Your website doesn’t need to be a hip-hop, trendy graphic design or have a personal domain; a simple website with basic design is sufficient enough. Make it true to yourself. A website will absolutely increase your chances of college recruitment.

  1. Don’t be disheartened from rejection

No matter how hard you try, not everyone can be awarded a scholarship to a single team. A team rejects you, so what? You’ve still got 81 more to choose from. It can be disappointing but you have to walk away knowing that school obviously was not right for you. You can do it!

  1. Know you’re probably not going to be in the line-up on every event, every week!

There are 10-17 gymnasts on a single college team and there are only 6 spots in the line-up on each event. As there are so many team members and so few line-up spots, the chances of you doing all-around each week are rather unlikely, however, not impossible. The coach’s intent will be to try and give each gymnast adequate performance time but sometimes it is not possible. Don’t go into college believing you will do every single event, every single week; you have to work your way up the team and eventually, you may achieve this.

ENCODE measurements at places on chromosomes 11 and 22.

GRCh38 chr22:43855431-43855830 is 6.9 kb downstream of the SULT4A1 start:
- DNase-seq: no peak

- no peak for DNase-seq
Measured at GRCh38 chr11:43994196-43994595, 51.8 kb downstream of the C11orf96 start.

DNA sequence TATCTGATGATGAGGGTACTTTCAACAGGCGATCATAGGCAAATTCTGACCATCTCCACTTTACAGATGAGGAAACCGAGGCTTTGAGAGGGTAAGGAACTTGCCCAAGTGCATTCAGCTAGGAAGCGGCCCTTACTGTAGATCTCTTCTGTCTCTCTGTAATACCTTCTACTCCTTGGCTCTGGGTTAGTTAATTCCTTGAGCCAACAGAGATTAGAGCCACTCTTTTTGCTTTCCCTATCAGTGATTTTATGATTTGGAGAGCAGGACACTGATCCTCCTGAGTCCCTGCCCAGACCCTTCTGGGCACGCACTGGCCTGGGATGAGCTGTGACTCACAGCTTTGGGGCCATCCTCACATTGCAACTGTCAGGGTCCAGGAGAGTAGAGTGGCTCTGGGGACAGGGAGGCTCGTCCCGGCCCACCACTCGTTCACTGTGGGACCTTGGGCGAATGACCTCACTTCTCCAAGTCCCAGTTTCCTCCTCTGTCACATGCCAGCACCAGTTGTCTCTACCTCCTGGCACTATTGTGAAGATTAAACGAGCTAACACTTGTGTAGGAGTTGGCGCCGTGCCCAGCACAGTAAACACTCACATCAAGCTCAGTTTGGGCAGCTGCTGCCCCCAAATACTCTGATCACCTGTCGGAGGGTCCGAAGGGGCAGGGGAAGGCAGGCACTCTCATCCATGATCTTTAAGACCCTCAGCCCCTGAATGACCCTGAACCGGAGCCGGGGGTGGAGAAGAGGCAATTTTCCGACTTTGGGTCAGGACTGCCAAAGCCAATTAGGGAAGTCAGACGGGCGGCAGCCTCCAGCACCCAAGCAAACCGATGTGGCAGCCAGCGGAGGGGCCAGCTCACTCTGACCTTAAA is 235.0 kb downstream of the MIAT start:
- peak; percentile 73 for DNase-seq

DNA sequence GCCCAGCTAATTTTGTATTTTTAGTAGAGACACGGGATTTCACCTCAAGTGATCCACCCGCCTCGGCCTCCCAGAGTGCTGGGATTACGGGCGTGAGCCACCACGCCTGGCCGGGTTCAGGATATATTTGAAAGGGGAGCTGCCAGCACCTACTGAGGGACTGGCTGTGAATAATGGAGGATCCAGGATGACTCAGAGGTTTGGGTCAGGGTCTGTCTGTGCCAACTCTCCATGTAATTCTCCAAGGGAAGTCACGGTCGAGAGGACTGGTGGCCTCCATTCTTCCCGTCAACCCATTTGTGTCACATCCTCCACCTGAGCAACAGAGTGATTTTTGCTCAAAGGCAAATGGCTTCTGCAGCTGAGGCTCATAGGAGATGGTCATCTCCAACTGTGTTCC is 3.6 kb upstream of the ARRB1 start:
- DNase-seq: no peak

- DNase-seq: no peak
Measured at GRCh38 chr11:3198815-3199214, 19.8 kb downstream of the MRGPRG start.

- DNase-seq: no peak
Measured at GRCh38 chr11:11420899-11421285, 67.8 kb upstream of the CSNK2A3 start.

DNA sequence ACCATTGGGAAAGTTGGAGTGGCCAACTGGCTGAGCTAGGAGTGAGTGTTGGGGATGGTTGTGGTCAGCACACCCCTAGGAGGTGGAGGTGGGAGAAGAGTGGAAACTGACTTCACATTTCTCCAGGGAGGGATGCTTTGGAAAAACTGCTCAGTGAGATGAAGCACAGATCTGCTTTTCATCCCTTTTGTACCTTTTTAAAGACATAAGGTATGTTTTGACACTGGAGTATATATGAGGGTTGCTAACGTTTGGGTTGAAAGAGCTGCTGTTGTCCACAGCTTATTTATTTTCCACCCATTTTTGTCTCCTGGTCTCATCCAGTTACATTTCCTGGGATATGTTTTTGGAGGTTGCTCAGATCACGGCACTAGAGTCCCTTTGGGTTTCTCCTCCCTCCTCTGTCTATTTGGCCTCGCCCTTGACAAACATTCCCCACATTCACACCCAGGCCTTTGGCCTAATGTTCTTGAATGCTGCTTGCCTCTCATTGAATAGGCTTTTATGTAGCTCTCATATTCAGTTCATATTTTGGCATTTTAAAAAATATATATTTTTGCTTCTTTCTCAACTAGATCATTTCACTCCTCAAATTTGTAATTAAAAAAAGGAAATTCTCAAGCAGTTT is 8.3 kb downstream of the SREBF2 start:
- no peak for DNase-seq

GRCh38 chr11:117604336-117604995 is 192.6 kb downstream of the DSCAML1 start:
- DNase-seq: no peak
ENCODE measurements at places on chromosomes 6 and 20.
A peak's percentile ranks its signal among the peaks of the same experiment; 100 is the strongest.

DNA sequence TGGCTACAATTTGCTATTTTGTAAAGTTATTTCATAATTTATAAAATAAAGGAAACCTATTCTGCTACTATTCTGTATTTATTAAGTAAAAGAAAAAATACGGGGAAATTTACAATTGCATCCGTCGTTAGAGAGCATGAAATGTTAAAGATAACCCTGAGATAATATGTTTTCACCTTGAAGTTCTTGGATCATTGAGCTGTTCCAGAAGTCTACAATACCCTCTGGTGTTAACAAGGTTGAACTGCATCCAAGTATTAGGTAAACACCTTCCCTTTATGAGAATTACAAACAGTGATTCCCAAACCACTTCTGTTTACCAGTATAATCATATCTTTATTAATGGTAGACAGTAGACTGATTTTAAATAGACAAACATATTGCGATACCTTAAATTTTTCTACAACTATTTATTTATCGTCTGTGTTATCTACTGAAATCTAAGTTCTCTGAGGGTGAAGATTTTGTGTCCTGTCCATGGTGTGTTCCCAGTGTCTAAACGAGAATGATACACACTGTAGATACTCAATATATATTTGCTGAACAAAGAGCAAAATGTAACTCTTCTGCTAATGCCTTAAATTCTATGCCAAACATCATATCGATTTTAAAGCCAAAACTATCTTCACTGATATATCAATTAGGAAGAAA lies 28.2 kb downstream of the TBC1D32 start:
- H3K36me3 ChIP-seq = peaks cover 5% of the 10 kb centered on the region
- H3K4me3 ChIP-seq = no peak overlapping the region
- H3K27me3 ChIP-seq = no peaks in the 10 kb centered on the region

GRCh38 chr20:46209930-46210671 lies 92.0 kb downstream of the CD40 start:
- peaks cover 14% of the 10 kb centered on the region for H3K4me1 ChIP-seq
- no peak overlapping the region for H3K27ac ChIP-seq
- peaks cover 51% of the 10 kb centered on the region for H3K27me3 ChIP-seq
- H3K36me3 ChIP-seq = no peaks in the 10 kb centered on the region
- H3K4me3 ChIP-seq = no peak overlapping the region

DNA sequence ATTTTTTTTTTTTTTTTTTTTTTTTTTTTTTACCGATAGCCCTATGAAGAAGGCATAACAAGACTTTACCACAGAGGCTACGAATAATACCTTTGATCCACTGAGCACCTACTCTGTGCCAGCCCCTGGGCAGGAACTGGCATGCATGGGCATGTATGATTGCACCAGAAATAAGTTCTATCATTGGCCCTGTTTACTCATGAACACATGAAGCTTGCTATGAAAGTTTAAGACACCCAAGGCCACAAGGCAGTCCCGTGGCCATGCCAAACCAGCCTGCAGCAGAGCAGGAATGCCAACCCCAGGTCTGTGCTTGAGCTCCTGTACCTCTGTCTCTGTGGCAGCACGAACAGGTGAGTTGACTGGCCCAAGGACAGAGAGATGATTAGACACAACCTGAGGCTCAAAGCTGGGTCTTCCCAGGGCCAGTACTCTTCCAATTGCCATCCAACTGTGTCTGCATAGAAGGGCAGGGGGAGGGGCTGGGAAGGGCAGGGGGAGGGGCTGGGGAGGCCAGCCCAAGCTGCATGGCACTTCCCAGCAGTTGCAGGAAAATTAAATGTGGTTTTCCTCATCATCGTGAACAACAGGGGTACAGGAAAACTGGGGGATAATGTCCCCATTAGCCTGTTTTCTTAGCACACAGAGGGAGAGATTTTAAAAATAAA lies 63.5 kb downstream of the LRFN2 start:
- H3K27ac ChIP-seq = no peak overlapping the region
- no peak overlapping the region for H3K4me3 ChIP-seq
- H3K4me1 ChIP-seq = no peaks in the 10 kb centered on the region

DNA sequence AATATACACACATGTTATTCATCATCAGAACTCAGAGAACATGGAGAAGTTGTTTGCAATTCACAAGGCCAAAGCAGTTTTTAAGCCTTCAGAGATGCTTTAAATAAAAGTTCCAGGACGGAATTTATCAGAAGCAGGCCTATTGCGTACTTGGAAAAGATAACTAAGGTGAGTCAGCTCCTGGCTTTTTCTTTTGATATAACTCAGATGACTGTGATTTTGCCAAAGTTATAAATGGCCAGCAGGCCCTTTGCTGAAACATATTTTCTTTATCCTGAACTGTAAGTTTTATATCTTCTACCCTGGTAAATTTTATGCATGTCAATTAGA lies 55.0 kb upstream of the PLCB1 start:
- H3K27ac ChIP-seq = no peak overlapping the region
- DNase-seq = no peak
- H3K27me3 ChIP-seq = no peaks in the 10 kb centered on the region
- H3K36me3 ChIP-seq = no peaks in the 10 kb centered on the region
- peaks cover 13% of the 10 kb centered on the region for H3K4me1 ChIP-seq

1. Specialise on the events you feel are your strongest and most valuable

Linking to my previous point, it is ludicrous believing you will do all-around each week, immediately. It definitely pays to drop down to 2 or 3 events, or even just 1. Prior to your entry to college, work on your best events in the gym. Make them polished and strong and routines you feel would make it to a college team. Upon arrival at college, your college coach will immediately see the flair and grounding you bring to the team on that particular event and will be sure to draft you in! It makes much more sense to be drafted into the team’s line-up week in, week out on your specialised events than yo-yo in your work load each week, competing all-around one week and just one event the next.

  1. Know that Division II is just as good as the top flight